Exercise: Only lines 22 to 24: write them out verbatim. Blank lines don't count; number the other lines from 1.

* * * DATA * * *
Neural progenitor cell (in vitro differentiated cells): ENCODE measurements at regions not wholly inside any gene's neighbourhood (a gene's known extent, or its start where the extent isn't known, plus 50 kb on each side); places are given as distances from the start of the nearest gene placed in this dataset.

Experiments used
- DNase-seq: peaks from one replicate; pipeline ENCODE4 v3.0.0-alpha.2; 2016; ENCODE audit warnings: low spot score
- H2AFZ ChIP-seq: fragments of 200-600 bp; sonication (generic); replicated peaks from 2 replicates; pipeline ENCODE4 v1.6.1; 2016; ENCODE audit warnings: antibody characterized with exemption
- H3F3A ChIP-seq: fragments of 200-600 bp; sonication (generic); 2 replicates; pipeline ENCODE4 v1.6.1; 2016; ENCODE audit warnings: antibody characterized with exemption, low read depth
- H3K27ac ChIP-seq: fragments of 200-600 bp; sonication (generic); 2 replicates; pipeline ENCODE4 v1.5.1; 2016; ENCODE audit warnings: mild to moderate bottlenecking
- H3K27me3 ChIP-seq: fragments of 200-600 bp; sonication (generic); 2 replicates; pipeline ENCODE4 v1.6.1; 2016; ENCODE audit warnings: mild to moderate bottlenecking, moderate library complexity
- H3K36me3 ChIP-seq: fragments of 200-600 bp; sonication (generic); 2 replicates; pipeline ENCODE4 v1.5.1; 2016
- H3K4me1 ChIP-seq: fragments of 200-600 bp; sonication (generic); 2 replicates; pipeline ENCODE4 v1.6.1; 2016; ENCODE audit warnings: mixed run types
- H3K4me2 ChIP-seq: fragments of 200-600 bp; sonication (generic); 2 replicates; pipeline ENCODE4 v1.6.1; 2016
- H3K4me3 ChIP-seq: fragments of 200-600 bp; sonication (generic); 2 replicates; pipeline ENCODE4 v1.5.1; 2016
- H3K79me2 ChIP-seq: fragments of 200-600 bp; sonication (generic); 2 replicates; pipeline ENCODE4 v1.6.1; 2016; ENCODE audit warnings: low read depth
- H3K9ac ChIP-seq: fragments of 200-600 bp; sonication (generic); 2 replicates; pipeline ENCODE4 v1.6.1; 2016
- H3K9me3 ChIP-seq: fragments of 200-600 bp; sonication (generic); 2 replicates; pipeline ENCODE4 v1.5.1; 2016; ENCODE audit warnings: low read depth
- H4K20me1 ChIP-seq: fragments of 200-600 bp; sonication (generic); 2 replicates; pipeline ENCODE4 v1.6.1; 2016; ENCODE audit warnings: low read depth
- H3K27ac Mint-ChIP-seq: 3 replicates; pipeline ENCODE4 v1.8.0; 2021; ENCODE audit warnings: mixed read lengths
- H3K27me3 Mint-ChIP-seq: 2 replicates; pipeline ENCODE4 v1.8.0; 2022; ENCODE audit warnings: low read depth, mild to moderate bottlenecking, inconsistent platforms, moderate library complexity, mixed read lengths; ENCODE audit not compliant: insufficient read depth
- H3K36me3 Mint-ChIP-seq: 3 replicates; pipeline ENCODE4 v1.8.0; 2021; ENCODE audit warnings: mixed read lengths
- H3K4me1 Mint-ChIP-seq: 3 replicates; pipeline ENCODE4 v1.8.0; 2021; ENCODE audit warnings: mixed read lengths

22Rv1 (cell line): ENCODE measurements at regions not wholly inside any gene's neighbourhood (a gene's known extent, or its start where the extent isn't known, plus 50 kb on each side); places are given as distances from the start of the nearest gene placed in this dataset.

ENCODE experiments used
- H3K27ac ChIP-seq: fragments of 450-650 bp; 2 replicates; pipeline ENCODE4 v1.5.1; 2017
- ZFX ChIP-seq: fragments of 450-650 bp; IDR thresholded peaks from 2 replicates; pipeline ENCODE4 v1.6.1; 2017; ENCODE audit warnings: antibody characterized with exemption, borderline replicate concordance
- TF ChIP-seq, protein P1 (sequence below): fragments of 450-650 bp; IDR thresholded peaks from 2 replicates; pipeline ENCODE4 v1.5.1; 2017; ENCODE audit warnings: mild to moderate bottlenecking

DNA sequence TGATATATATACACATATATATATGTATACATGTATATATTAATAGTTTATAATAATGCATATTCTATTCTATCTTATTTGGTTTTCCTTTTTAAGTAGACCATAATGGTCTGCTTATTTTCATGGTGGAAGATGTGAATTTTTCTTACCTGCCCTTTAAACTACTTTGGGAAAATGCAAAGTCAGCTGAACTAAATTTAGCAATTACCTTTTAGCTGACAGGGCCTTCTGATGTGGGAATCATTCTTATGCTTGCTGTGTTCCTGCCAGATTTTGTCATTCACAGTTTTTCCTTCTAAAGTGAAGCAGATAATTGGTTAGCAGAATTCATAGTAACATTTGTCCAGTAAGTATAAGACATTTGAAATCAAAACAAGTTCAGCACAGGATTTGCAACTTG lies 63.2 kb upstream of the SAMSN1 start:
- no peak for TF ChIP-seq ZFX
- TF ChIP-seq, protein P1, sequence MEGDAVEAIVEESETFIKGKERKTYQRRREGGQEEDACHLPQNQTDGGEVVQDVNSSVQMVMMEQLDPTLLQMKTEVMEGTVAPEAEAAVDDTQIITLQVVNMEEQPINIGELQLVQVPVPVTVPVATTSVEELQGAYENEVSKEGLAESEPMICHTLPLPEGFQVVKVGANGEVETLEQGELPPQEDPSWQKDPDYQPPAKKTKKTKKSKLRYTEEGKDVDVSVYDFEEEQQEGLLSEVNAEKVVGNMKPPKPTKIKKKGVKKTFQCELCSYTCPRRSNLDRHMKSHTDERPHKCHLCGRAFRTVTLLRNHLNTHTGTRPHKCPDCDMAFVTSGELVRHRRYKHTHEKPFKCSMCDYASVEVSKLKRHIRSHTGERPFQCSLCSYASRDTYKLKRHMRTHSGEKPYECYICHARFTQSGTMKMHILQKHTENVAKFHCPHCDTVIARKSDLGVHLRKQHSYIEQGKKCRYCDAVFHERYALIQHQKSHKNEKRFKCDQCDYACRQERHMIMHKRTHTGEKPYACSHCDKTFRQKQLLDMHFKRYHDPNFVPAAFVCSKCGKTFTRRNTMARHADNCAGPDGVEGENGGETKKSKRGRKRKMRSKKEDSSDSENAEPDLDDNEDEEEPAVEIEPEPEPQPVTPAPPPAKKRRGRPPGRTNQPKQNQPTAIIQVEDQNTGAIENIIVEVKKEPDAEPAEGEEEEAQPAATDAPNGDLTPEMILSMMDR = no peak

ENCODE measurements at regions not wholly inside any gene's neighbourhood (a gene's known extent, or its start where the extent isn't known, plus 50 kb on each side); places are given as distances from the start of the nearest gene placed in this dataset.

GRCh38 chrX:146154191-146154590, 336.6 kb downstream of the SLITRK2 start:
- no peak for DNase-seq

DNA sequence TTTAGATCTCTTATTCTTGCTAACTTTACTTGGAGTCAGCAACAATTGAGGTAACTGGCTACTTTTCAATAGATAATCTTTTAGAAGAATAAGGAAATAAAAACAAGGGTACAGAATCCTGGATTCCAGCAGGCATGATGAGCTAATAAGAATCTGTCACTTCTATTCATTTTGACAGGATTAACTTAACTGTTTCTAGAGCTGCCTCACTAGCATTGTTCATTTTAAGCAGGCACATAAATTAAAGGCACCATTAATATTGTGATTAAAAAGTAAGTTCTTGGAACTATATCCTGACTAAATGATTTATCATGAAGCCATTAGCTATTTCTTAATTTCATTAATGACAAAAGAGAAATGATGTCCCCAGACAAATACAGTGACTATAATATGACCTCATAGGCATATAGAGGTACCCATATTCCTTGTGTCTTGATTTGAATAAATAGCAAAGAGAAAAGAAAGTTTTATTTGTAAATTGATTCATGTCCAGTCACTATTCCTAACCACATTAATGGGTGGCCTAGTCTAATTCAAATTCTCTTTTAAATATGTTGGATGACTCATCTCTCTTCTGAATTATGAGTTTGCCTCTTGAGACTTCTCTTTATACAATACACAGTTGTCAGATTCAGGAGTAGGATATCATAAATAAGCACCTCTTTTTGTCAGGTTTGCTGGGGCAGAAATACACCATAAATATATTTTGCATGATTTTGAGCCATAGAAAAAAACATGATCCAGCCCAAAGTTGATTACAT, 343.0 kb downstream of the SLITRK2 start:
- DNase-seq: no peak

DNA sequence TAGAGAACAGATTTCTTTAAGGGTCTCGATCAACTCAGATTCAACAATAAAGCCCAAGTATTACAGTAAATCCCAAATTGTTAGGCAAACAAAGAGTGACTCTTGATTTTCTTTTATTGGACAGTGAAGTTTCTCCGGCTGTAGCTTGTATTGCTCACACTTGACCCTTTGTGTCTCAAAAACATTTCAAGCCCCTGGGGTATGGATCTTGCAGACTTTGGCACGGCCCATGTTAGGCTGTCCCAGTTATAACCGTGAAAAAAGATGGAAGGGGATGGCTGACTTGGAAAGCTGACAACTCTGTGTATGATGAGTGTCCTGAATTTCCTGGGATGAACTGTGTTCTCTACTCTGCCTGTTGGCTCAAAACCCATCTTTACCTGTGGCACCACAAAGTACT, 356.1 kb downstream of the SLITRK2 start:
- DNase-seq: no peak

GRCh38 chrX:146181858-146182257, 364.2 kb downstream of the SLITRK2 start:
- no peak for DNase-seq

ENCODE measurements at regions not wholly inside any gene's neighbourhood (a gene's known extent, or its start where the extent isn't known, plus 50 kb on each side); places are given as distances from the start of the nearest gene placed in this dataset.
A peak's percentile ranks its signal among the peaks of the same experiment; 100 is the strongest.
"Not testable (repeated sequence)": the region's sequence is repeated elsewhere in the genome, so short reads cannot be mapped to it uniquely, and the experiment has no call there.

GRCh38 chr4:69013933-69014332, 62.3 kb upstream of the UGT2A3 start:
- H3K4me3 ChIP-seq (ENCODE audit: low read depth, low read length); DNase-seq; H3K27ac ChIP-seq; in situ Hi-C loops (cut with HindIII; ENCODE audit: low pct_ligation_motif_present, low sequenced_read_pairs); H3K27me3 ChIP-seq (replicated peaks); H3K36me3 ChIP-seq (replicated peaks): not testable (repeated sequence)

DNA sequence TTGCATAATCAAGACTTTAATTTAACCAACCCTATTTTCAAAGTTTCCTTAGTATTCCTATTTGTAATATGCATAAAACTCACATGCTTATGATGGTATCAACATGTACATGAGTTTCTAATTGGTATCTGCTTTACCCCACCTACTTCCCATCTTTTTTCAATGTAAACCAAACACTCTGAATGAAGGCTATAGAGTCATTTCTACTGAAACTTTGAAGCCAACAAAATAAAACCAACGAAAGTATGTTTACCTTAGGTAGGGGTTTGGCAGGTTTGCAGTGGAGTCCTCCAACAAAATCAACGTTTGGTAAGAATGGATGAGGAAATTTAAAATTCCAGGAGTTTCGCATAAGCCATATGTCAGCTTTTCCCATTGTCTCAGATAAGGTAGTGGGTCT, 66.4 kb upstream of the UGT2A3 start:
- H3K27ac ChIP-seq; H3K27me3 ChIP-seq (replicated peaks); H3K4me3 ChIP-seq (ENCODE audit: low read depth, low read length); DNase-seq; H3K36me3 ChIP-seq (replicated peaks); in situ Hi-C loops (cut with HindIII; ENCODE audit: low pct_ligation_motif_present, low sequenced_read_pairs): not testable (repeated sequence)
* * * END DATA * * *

- H3K27ac ChIP-seq: fragments of 450-650 bp; 2 replicates; pipeline ENCODE4 v1.5.1; 2017
- ZFX ChIP-seq: fragments of 450-650 bp; IDR thresholded peaks from 2 replicates; pipeline ENCODE4 v1.6.1; 2017; ENCODE audit warnings: antibody characterized with exemption, borderline replicate concordance
- TF ChIP-seq, protein P1 (sequence below): fragments of 450-650 bp; IDR thresholded peaks from 2 replicates; pipeline ENCODE4 v1.5.1; 2017; ENCODE audit warnings: mild to moderate bottlenecking